​​What Is SIP Trunking? How is it Different from VoIP?

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Poor communication can be costly. According to Rider University, businesses with 100 people stand to lose at least $400,000, due to a drop in productivity, miscommunication, and bad business practices. For those with a hundred thousand employees, the cost is greater at a whopping $62.4 million.

For this reason, companies heavily invest in building and supporting effective communication systems. However, as work becomes increasingly remote, complications around communication and collaboration have raised challenges. Moreover, the available communications infrastructure may not be sufficient to meet the needs of a growing number of enterprises. Those who still rely on legacy phone lines may find themselves competing for a slot.

To provide businesses with a more stable arsenal of communication tools while also making it cost-effective and scalable, many enterprises are now shifting to SIP trunking.

What Is SIP Trunking?

​​SIP trunking is the process of delivering voice and other types of unified communication services through the internet instead of traditional telephone lines.

To be more specific, a business that employs this technology can now make outbound and receive inbound calls via the private branch exchange system while using their internet service providers and servers. The type of connection between two or more devices can be:

  • Cloud to cloud, which means people can call each other over the Internet
  • Cloud to mobile devices (and vice versa)
  • Cloud to landlines (and vice versa)

SIP trunking follows the principle of SIP, which stands for “session initiation protocol.” This approach acts as a guide for the connection, modification, and communication between two or more participants. These participants may refer to people, devices, or both.

The rules of SIP give rise to packet-based switch networks. In this setup, the messages get broken down into various small packets. They then travel through the most efficient routes, and they don’t need to share the same one. Once they reach their destination, the trunking protocol then reassembles these packets to complete the message.

In contrast, both traditional and modern circuit-based switch networks still rely on a committed circuit line to deliver the message. Because of this, the lines may not be able to accommodate large data.

Often, SIP trunking is confused with voice-over-Internet protocol (VoIP), and it is not unusual for the terms to be used interchangeably. However, while they are related, they don’t share the same meaning.

VoIP refers to a group of technology that allows the transmission of voice calls over the internet to different devices, which may include another computer, a cloud-based phone system, or a mobile device.

SIP trunking can support virtually all forms of unified communication systems that include instant messaging (IM), video, and multiple video or audio conferencing as long as the devices used are SIP enabled. In the end, VoIP can actually be an example of SIP protocol applications.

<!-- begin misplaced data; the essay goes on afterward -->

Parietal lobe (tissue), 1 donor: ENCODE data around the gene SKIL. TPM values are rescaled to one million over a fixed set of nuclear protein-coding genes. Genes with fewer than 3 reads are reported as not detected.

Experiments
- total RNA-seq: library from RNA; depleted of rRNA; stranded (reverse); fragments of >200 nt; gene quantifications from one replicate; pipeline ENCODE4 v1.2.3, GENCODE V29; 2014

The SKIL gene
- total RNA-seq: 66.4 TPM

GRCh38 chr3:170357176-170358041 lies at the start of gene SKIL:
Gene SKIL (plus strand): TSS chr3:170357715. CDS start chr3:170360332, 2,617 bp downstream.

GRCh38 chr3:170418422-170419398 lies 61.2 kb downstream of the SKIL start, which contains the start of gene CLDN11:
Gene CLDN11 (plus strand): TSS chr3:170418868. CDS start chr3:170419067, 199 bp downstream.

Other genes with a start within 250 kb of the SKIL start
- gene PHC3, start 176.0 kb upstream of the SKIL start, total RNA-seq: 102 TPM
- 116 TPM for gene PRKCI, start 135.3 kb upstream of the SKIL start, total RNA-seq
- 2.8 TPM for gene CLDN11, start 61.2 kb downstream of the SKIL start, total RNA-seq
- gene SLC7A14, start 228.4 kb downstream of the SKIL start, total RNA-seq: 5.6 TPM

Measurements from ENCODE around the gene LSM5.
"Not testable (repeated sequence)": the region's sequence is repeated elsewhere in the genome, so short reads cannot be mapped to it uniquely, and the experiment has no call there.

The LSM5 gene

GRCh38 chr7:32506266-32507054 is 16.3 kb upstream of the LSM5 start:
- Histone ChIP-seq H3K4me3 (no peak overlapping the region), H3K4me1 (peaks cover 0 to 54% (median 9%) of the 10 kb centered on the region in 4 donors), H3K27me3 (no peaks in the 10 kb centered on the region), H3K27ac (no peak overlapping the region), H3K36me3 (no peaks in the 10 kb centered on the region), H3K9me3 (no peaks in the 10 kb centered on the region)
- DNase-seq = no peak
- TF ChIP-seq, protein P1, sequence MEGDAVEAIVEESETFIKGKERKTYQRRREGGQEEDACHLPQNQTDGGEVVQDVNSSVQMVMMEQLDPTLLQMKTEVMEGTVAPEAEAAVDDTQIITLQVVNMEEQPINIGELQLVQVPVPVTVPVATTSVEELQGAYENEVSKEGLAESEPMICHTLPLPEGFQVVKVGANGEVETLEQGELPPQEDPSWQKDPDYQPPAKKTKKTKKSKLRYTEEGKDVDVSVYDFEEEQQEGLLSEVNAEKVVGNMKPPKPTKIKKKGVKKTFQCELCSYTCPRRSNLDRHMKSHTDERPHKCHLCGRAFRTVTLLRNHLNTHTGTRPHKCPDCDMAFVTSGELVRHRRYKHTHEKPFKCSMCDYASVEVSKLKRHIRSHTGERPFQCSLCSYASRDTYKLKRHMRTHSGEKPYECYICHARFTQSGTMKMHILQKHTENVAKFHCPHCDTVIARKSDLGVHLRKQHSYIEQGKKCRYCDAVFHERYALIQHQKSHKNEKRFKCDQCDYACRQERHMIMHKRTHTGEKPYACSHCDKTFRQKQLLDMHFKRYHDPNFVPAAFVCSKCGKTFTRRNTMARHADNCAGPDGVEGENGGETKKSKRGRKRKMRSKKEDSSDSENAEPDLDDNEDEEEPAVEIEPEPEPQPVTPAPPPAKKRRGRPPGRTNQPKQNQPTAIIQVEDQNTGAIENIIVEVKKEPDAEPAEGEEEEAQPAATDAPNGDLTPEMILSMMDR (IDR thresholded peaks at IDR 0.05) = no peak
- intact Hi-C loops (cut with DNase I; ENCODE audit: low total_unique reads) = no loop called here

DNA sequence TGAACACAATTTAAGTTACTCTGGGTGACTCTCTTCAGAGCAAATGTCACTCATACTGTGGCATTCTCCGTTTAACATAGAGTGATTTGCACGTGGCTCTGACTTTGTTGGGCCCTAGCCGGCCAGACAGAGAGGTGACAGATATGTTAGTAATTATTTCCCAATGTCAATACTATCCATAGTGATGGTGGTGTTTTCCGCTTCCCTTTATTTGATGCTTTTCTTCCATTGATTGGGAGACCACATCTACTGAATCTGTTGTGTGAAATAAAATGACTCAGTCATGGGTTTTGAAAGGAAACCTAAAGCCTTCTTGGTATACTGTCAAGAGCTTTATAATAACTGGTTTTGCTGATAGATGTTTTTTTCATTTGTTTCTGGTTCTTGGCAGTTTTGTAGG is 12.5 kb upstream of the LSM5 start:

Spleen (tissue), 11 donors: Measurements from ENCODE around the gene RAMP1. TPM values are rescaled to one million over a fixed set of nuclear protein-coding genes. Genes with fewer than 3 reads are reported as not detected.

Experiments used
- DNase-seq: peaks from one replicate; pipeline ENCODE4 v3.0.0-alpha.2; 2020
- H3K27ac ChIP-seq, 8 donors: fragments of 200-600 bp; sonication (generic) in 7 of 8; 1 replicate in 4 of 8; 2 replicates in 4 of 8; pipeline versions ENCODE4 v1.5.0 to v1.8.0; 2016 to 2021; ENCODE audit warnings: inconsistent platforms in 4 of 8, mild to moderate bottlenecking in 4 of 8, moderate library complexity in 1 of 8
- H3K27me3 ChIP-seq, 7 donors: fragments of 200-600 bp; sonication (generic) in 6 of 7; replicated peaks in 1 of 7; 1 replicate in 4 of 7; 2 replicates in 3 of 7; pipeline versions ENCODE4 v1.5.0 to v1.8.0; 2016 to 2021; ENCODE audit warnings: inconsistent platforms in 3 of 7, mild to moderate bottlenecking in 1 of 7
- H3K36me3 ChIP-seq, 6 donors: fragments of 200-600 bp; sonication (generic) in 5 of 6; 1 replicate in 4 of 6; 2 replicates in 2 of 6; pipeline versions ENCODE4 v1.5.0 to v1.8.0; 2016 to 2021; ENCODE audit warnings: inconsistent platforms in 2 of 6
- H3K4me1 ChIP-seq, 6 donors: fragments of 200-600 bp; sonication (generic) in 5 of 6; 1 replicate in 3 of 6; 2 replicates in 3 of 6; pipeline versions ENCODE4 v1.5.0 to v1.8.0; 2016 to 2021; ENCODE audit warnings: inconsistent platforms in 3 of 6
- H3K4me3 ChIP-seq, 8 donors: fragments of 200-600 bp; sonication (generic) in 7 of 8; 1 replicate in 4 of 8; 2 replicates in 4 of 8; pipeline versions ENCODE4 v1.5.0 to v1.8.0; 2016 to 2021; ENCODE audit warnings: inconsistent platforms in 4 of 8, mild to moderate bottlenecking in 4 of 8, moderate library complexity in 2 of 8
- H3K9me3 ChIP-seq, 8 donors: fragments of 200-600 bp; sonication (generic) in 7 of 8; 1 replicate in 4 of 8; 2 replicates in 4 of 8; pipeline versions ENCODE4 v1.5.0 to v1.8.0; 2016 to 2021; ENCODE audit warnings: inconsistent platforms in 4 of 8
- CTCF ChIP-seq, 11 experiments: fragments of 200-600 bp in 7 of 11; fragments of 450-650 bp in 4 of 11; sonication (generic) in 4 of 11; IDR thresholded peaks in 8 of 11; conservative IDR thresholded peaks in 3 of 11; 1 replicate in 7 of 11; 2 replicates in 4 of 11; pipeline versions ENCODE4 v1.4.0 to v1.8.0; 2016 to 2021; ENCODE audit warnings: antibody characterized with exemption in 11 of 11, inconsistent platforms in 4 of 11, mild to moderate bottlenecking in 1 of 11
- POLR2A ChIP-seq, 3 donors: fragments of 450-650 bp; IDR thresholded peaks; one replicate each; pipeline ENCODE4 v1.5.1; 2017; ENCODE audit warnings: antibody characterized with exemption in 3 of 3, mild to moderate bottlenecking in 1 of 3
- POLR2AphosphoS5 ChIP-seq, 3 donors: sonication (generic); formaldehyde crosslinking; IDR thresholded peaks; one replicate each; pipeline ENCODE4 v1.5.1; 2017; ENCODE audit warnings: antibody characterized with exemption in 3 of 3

Also read: Unified Communications Security Considerations and Solutions

How SIP works in trunking

A SIP call refers to the routing of calls over the internet as data. To do this, it needs a SIP trunking system. Before these types of technologies emerge, a growing enterprise would likely use a private exchange branch (PBX) system that can connect outside calls to the different departments or employees, for instance. When they needed to make outside calls, they would have to be connected to a public switched telephone network (PSTN), which then delivers these voice calls to their destination.

The link between PBX and PSTN is called the primary rate interface (PRI) line, which converts an analog signal to an electrical signal so it can then pass through the copper line, such as America’s T-1. As the number of businesses increases and the companies themselves grow, they would need more allocations of these lines. Since the number of channels the line can accommodate is small (fewer than 23), it would mean that they would have to buy more PRI, which could be costly.

The Benefits of SIP Trunking

SIP trunking eliminates the need for the PRI. The usual components, like PBX and PSTN, remain to establish a virtual connection between the two. Because the link is virtual, there’s no limit on the number of users and connections a business can make. They can also remove and add communicating requests to their providers. In turn, SIP becomes a  low-cost and flexible alternative to a PRI trunk line.

If there’s one issue using SIP trunking, it is the quality of the call or data, but this depends on the bandwidth allocation. If many are competing in the same bandwidth, both the sender and the recipient can expect data loss. Thus, growing companies may also need to increase their IT spending when using VoIP, SIP, or both.

Read next: Maximizing the Benefits of UCaaS

Michael Sumastre
Michael Sumastrehttps://www.TheFinestWriter.com
A technology writer since 2005, Michael has written and produced more than a thousand articles related to enterprise networking, cloud computing, big data, machine learning, and AI.

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